As students held up signs Friday to protest the passing of a Utah law to ban transgender girls from competing in high school sports, the pouring rain sent streaks of colorful water down their poster boards.
After a few minutes, the messages on the signs — “Trans athletes are just athletes,” “It’s okay to say gay,” and “Hate has no home here” — were washed away by the rain. But the spirit of the students couldn’t be dampened.
“I think the rain just proved how important [the protest] was to us because we didn’t cancel it,” said 13-year-old student Caroline Drake, who helped organize the walkout. “... We had so many kids out here. We all came out here anyway, just fighting for the cause.”
Students chanted “Let them play” and “They’re just kids” in the parking lot of the school during their seventh period class. Several students wore the transgender Pride flag around their necks. One student laid on the ground and had her friends hold the Pride flag over her like an umbrella.
Drake was inspired by protests against HB11 at West and East high schools in Salt Lake City over the last two weeks and asked her friends, “Why isn’t Clayton doing anything about this?” There is a large community of transgender students at the school, Drake said, and she wanted to show support for her friends who are transgender or nonbinary.
She started planning the protest on Monday, posting flyers around the school and spreading the word on her Instagram account and in a Discord server for Clayton students.
“This was kind of our move to get out there and show people what we believe,” Drake said.
HB11, which bans transgender girls from competing in high school athletic competitions under their preferred gender, was passed into law through an override by the Utah Legislature on March 25 — after earlier being vetoed by Gov. Spencer Cox.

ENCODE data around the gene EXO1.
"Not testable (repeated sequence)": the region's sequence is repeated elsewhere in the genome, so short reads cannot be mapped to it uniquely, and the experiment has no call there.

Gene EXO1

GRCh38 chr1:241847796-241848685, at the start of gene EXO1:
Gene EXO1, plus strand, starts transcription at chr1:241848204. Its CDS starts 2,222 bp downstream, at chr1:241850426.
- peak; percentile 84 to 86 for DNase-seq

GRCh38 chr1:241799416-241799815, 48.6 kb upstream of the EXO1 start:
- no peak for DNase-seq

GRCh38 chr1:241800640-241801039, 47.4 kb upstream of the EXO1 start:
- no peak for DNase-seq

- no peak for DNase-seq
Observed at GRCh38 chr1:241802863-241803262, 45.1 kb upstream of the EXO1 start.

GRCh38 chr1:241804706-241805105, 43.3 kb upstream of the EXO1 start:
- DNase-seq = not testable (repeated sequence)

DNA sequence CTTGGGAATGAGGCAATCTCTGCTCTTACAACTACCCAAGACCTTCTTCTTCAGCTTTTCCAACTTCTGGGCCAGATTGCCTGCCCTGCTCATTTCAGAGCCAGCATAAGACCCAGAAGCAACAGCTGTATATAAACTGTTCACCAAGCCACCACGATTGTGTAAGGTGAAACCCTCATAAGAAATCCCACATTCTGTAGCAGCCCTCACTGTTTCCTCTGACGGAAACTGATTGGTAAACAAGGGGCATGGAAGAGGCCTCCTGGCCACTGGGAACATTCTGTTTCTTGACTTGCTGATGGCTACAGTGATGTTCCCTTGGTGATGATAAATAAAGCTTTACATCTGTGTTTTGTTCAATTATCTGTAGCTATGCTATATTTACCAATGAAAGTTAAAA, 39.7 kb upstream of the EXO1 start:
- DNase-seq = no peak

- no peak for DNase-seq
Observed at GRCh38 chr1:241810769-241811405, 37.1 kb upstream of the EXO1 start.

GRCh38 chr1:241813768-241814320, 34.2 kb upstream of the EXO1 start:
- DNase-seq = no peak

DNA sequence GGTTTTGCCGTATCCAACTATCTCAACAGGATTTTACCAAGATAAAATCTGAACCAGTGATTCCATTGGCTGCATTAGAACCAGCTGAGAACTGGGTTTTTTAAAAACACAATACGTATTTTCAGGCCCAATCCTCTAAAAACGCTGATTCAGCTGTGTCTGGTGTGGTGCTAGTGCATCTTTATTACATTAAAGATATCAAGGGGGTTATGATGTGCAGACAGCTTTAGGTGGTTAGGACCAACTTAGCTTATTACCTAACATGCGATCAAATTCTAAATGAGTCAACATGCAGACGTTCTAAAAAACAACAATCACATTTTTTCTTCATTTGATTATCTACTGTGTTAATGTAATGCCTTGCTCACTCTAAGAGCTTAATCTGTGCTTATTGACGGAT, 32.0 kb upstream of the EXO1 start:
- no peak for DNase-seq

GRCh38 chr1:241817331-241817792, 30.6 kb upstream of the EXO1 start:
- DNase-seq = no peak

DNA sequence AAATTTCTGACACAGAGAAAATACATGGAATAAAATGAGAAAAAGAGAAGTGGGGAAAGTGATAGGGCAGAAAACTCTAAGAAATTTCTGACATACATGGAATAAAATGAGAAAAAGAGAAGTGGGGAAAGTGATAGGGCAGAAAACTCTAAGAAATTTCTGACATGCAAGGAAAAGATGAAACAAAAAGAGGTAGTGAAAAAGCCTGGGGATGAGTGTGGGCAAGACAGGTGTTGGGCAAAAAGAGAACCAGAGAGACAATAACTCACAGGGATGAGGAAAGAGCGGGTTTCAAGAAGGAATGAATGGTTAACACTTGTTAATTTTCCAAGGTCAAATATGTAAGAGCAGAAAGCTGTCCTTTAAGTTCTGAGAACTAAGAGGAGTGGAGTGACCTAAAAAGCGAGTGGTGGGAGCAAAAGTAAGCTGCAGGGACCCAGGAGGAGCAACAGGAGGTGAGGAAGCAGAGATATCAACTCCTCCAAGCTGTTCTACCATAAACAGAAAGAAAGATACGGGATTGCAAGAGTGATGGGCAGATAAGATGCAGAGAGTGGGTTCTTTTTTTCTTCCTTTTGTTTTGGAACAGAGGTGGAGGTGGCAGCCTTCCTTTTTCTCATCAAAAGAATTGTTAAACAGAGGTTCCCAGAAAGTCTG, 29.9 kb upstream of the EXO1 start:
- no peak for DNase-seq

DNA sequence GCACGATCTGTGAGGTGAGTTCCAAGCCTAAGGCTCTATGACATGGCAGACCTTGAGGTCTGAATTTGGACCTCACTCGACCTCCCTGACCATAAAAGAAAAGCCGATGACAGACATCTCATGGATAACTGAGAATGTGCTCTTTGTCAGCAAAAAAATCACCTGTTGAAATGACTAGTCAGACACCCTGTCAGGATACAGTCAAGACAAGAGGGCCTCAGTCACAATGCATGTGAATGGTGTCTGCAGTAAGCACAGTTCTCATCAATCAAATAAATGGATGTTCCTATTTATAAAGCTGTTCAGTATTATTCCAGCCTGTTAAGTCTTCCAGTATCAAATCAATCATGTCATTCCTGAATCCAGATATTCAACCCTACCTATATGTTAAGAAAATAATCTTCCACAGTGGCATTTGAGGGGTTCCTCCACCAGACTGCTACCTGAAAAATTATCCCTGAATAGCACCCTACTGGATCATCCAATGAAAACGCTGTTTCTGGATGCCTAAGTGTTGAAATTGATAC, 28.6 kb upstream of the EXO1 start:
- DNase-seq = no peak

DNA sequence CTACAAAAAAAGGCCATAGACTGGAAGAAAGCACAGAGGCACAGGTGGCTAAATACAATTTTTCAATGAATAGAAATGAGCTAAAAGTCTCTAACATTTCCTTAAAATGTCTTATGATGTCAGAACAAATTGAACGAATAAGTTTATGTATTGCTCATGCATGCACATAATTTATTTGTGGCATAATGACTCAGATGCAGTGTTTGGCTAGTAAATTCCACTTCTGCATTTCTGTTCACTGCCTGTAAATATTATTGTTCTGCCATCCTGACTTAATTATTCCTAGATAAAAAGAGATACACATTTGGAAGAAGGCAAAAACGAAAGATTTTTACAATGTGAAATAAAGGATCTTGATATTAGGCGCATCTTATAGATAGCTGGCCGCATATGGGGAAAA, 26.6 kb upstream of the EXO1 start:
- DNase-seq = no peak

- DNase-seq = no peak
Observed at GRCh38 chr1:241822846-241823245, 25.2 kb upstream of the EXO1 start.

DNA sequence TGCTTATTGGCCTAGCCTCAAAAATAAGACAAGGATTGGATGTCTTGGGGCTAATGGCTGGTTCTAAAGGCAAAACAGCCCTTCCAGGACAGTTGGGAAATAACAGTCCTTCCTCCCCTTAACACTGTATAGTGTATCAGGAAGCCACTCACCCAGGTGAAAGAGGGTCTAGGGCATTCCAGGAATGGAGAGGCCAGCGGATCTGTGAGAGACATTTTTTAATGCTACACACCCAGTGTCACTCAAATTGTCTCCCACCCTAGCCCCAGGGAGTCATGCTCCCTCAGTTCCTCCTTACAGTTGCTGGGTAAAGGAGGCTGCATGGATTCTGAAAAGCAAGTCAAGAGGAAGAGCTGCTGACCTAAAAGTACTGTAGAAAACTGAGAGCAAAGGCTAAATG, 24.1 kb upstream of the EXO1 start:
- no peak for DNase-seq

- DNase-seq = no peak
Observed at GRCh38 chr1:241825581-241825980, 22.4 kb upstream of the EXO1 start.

Mental health experts have recently warned that legislation targeting transgender individuals could fuel more bullying and increase the risk of suicide among LGBTQ youth.
Clayton Middle School teachers and administrators have been supportive of trans students, Drake said, and staff members started an after-school group called V.I.B.E. that offers a safe space for LGBTQ students.
V.I.B.E. stands for Everyone is Validated, Included and Belongs. The group was started in the summer of 2021 and meets twice a month. A school counselor or teacher supervises the students’ discussions, and guests from the Utah Pride Center and LGBTQ advocacy group Encircle have spoken at meetings.
The crowd of more than 200 students who walked out into the rain was full of energy. They danced and chanted the names of their classmates. Drake climbed on a railing and tried to get their attention for a speech, but couldn’t.
“Everyone being here was so great,” said a 12-year-old student named River, who is nonbinary and whose parent asked for only their first name to be used. “I’m sure a few of them just wanted to skip seventh period, but most of them were definitely there to support the cause.”
River said they want their friends who are transgender to be able to play sports when they get into high school. Clayton Middle School doesn’t have school sports teams, but if it did, transgender girls would be able to compete under HB11, which only bans them from competing in high school sports.
“I know that some of my friends who play sports would just be so heartbroken if they can’t compete,” River said.
The weekly walkouts against HB11 will continue next week, as students at Cottonwood and Murray high schools are planning to protest on Thursday.
“If students that are in eighth and seventh grade can come out here and speak their minds, I think that adults should really take that to heart,” Drake said. “... We’re kids and we already know about this. And so I think that that should really affect adults and kind of sway them because we’re so young and we’re out here.”